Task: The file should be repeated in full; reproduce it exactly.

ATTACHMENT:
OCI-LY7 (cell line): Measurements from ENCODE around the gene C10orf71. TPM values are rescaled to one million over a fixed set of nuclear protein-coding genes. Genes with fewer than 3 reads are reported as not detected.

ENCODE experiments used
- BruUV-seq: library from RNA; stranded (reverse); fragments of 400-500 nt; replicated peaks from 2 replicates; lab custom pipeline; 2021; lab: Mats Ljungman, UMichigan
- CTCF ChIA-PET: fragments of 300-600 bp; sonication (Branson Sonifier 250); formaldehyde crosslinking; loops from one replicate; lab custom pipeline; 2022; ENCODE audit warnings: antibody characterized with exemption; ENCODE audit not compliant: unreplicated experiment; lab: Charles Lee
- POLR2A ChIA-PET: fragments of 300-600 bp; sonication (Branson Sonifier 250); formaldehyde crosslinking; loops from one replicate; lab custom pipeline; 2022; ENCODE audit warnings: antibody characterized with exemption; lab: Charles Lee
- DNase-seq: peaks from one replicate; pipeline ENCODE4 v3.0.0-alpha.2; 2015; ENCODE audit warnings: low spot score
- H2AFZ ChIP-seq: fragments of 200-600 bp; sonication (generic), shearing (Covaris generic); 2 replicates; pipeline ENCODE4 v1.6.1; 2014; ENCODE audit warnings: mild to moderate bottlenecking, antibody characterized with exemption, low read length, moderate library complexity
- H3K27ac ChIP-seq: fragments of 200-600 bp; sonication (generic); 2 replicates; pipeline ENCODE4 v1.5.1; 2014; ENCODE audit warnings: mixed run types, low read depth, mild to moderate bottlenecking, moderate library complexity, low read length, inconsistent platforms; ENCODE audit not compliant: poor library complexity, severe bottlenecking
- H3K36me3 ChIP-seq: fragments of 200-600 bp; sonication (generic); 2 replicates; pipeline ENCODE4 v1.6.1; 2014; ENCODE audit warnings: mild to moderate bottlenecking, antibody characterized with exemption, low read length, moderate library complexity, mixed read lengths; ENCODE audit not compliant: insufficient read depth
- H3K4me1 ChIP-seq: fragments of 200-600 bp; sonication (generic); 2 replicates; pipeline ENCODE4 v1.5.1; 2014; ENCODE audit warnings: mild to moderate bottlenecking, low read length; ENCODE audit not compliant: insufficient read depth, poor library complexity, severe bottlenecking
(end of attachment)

OCI-LY7 (cell line): Measurements from ENCODE around the gene C10orf71. TPM values are rescaled to one million over a fixed set of nuclear protein-coding genes. Genes with fewer than 3 reads are reported as not detected.

ENCODE experiments used
- BruUV-seq: library from RNA; stranded (reverse); fragments of 400-500 nt; replicated peaks from 2 replicates; lab custom pipeline; 2021; lab: Mats Ljungman, UMichigan
- CTCF ChIA-PET: fragments of 300-600 bp; sonication (Branson Sonifier 250); formaldehyde crosslinking; loops from one replicate; lab custom pipeline; 2022; ENCODE audit warnings: antibody characterized with exemption; ENCODE audit not compliant: unreplicated experiment; lab: Charles Lee
- POLR2A ChIA-PET: fragments of 300-600 bp; sonication (Branson Sonifier 250); formaldehyde crosslinking; loops from one replicate; lab custom pipeline; 2022; ENCODE audit warnings: antibody characterized with exemption; lab: Charles Lee
- DNase-seq: peaks from one replicate; pipeline ENCODE4 v3.0.0-alpha.2; 2015; ENCODE audit warnings: low spot score
- H2AFZ ChIP-seq: fragments of 200-600 bp; sonication (generic), shearing (Covaris generic); 2 replicates; pipeline ENCODE4 v1.6.1; 2014; ENCODE audit warnings: mild to moderate bottlenecking, antibody characterized with exemption, low read length, moderate library complexity
- H3K27ac ChIP-seq: fragments of 200-600 bp; sonication (generic); 2 replicates; pipeline ENCODE4 v1.5.1; 2014; ENCODE audit warnings: mixed run types, low read depth, mild to moderate bottlenecking, moderate library complexity, low read length, inconsistent platforms; ENCODE audit not compliant: poor library complexity, severe bottlenecking
- H3K36me3 ChIP-seq: fragments of 200-600 bp; sonication (generic); 2 replicates; pipeline ENCODE4 v1.6.1; 2014; ENCODE audit warnings: mild to moderate bottlenecking, antibody characterized with exemption, low read length, moderate library complexity, mixed read lengths; ENCODE audit not compliant: insufficient read depth
- H3K4me1 ChIP-seq: fragments of 200-600 bp; sonication (generic); 2 replicates; pipeline ENCODE4 v1.5.1; 2014; ENCODE audit warnings: mild to moderate bottlenecking, low read length; ENCODE audit not compliant: insufficient read depth, poor library complexity, severe bottlenecking